Save Hay, Save Money

Oct 30, 2023


Hay is a vital component of your herd’s diet and is a large factor influencing the profitability of your operation. As winter rolls around, roughage plays an even larger role in keeping your herd healthy and well-nourished. However, the way hay is fed can significantly impact its quality and effectiveness.
 
With the increased costs of fuel and equipment, farmers need to get the most out of every bale fed. A university study calculating waste from three different types of hay feeders found, on average, that a cone feeder leads to 3.5% waste, a hay ring has 6.1% waste, and a hay wagon has 11.4%. However, those waste percentages are minimal compared to the 18-20% loss that can occur when feeding hay loose on the ground.
 
Keep reading for a closer look at the types of feeders available at your local Co-op that are sure to optimize your herd’s nutrition while minimizing costs and waste.
 
  1. Cone feeders: Cone feeders are often regarded as the most efficient type of feeder. It suspends hay off the ground to minimize trampling and allows cattle more room to keep their heads inside the feeder while eating.
  2. Hay rings: Hay rings allow cattle to feed without wasting hay by trampling or bedding in it. Your local Co-op carries several types, including a super heavy-duty hay ring, a standard hay ring, and a skirted version.
  3. Feeder wagons: Feeder wagons can hold from one to four round bales and allow hay to be moved easily to different locations. This is especially useful during the muddy winter season as you rotate pastures.
 
There are additional factors to consider when choosing the correct feeder. Cone feeders and hay rings allow cattle to feed in a more natural position, with their heads down. Cattle that have to reach upward or feed from an unnatural position are more likely to throw their heads and toss hay while eating. Furthermore, feeders with slanted bars encourage cattle to keep their heads inside, which also keeps the hay inside where it can’t be trampled and wasted.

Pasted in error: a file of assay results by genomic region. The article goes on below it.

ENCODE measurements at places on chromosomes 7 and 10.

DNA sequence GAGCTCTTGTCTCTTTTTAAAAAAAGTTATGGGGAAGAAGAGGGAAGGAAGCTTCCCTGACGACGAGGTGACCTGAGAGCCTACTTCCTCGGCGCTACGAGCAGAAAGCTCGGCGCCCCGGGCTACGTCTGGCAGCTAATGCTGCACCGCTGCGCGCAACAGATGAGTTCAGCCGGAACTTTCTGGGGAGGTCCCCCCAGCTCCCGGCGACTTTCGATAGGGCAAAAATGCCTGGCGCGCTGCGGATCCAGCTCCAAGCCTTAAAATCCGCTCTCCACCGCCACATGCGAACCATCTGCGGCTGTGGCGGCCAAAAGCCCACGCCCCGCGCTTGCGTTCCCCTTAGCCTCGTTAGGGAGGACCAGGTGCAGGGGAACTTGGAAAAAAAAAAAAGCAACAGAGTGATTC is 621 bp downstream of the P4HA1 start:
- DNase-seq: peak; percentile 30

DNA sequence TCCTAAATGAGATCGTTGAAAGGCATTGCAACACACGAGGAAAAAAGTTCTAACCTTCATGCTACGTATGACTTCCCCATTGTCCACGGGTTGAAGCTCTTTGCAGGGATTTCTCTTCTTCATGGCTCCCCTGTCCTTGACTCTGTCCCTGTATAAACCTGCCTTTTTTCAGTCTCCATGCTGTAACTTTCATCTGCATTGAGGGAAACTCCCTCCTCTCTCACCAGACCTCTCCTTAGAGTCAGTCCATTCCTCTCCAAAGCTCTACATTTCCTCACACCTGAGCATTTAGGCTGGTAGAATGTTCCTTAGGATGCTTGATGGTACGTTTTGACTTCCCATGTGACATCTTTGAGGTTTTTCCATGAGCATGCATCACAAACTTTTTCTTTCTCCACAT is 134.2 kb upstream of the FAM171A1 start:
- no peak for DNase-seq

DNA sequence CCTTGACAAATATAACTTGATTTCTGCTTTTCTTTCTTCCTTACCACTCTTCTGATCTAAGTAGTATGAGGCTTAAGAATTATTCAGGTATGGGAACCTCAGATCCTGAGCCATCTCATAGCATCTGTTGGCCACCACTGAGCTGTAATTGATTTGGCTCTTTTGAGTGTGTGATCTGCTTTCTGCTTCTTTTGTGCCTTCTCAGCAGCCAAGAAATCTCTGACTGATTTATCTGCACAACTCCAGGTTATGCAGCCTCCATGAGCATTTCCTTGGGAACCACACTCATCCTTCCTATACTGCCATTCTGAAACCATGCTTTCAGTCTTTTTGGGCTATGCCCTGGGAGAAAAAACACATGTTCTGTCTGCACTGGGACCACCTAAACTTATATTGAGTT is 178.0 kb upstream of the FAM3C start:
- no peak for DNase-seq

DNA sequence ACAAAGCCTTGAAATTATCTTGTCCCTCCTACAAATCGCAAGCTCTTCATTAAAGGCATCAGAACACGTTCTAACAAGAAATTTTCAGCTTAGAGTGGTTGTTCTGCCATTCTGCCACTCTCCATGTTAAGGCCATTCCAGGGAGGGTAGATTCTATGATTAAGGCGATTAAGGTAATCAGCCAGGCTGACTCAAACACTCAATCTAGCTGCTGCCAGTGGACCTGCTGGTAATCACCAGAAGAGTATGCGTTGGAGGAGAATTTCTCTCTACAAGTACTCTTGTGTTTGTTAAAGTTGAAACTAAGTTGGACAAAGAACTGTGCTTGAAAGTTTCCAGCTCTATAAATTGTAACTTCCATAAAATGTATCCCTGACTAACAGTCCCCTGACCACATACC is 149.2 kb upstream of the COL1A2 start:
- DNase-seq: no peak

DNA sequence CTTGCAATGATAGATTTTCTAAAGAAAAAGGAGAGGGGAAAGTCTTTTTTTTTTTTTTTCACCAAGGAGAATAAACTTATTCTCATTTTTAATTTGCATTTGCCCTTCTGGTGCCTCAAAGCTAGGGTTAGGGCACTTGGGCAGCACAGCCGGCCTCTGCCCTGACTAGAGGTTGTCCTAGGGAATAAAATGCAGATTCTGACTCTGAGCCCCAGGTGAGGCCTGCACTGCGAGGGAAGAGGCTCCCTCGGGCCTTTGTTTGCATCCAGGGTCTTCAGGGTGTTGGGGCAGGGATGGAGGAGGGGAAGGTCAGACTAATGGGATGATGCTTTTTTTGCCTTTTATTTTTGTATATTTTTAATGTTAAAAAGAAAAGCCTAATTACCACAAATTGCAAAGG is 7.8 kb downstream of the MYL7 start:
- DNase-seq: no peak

The number of cattle and how frequently hay needs to be fed are also factors in choosing the right feeder. It’s always best to have a little extra capacity in case you decide to grow your herd. If all the cattle can eat comfortably at the same time, they will be less agitated, waste less, and consume what they need for better health and gains.
 
Just remember, no two cattle operations are the same. Your local Co-op is fortunate to have livestock specialists on staff who can help evaluate your specific situation, so you get the most out of what you put into your livestock. Find the nearest store location here.
 
For more content like this, check out the latest issue of The Cooperator.

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